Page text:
As Garfield’s Peter explains, his life went off the rails when he failed to save his girlfriend Gwen Stacy’s life. As in the comic-book storyline “The Night Gwen Stacy Died” (spoilers!), he spun a web to catch her after she was knocked off a bell tower by one of Spider-Man’s enemies, but the web failed to prevent her from breaking her neck. No Way Home gives him a second chance, and this time he pulls it off.
Why does Peter have to sew a new Spidey suit for himself at the end?
After everyone who’s ever known Peter forgets about him, Peter has to start from scratch. That includes, apparently, rebuilding his life as Spider-Man, even if Spider-Man himself hasn’t been erased from memory. But he’s robbed of his high-tech Stark Industries suit as a result of everyone forgetting about him, just as he is robbed of his home and family. Without that fancy, nanotechnology-laden suit, Peter’s got to go back to basics and come up with his own—just like his multiverse compadres did when they were starting out.
What was up with the midcredits sequence? And is that drop of black goo important?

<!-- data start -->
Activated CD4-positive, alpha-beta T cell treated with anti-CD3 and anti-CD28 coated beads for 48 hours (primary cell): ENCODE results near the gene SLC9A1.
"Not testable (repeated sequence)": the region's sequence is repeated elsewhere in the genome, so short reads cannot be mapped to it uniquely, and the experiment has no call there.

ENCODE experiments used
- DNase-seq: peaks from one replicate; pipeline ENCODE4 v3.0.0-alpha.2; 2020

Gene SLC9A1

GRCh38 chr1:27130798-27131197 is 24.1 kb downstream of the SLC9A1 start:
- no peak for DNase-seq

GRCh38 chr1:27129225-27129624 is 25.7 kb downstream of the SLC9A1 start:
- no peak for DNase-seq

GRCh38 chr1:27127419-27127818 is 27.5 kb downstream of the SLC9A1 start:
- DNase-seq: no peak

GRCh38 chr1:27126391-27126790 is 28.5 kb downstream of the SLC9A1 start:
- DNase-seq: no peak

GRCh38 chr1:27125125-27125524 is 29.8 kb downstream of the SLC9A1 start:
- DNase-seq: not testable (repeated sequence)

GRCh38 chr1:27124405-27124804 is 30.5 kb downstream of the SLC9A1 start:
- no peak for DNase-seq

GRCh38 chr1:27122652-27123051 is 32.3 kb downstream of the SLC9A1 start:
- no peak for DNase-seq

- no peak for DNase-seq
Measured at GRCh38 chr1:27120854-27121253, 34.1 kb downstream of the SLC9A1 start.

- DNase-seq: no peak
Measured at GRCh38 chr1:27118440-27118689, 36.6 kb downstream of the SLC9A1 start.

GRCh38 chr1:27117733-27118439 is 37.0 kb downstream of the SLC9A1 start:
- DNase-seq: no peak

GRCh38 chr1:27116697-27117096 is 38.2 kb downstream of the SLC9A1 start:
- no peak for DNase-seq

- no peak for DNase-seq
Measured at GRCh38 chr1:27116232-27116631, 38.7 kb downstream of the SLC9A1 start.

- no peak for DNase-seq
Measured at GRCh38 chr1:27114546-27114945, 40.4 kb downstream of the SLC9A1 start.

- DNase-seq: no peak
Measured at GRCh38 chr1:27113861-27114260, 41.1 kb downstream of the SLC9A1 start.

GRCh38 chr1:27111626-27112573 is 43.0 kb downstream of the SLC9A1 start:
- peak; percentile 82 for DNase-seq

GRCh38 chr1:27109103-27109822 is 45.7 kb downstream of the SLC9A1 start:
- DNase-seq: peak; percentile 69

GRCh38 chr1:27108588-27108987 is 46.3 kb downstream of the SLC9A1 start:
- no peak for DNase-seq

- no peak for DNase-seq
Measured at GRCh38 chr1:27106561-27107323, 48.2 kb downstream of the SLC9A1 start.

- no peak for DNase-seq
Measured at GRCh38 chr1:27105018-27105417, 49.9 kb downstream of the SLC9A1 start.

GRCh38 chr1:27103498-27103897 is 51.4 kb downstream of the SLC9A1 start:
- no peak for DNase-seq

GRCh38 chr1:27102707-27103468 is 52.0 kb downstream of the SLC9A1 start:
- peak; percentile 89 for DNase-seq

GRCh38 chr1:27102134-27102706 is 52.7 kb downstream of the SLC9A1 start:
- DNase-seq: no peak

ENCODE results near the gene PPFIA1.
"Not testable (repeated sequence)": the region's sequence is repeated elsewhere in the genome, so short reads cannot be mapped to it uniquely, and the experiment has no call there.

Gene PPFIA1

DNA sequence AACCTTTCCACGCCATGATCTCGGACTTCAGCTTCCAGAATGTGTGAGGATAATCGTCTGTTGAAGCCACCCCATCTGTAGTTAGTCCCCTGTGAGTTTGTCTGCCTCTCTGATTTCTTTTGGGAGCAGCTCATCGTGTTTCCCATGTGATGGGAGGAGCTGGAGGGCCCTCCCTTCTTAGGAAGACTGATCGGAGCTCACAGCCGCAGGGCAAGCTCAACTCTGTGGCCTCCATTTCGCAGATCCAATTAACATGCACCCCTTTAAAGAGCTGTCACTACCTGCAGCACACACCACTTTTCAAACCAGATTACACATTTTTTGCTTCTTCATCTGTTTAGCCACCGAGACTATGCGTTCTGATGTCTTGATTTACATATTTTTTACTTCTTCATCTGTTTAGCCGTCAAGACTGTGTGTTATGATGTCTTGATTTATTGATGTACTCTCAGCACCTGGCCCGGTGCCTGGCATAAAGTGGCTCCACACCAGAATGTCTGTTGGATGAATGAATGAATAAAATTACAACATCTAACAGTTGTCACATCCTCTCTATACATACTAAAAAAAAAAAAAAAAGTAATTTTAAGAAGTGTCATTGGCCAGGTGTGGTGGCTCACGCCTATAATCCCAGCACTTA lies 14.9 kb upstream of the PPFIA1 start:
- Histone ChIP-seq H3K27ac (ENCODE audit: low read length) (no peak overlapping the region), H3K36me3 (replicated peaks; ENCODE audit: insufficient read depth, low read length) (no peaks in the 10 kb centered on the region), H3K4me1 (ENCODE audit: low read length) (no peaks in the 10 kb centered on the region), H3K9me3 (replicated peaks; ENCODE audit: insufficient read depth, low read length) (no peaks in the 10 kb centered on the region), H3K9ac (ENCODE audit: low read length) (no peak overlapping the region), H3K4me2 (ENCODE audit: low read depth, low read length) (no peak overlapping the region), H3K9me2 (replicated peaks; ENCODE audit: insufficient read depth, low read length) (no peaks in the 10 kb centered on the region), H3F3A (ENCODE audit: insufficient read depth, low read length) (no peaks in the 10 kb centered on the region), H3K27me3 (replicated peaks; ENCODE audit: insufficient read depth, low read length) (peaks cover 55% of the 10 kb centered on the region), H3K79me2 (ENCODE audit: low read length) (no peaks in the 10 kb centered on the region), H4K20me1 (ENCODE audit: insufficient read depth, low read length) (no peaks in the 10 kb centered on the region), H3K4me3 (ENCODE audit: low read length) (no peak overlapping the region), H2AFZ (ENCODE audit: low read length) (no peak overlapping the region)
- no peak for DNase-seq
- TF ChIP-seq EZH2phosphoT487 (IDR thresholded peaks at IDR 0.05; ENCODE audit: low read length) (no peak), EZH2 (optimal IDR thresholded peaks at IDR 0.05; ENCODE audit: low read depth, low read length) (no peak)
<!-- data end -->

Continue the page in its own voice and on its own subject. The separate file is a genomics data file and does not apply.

That’s Tom Hardy’s Eddie Brock, from Venom and Venom: Let There Be Carnage—the Spider-Verse franchise that Sony started up when it looked like they might lose the rights to the character of Spider-Man. Last seen getting zapped out of their own Peter Parker–less world in Carnage’s post-credits scene, Eddie and his symbiote pal wind up at a bar in Mexico. (In case you have trouble placing him when he’s not saying “Football is life,” the bartender is Ted Lasso’s Cristo Fernández.) Unfortunately, Hardy’s tenure in the Marvel Cinematic Universe proves to be short-lived: No sooner have Eddie and Venom gotten wind of Spider-Man’s existence than they’re magicked back to their own universe, where Hardy can bathe in lobster tanks to his heart’s content. But a little piece of the alien symbiote—that blob of goo on the bar—remains behind, which is enough to allow Venom, if not Eddie, entry into the MCU any time it needs it.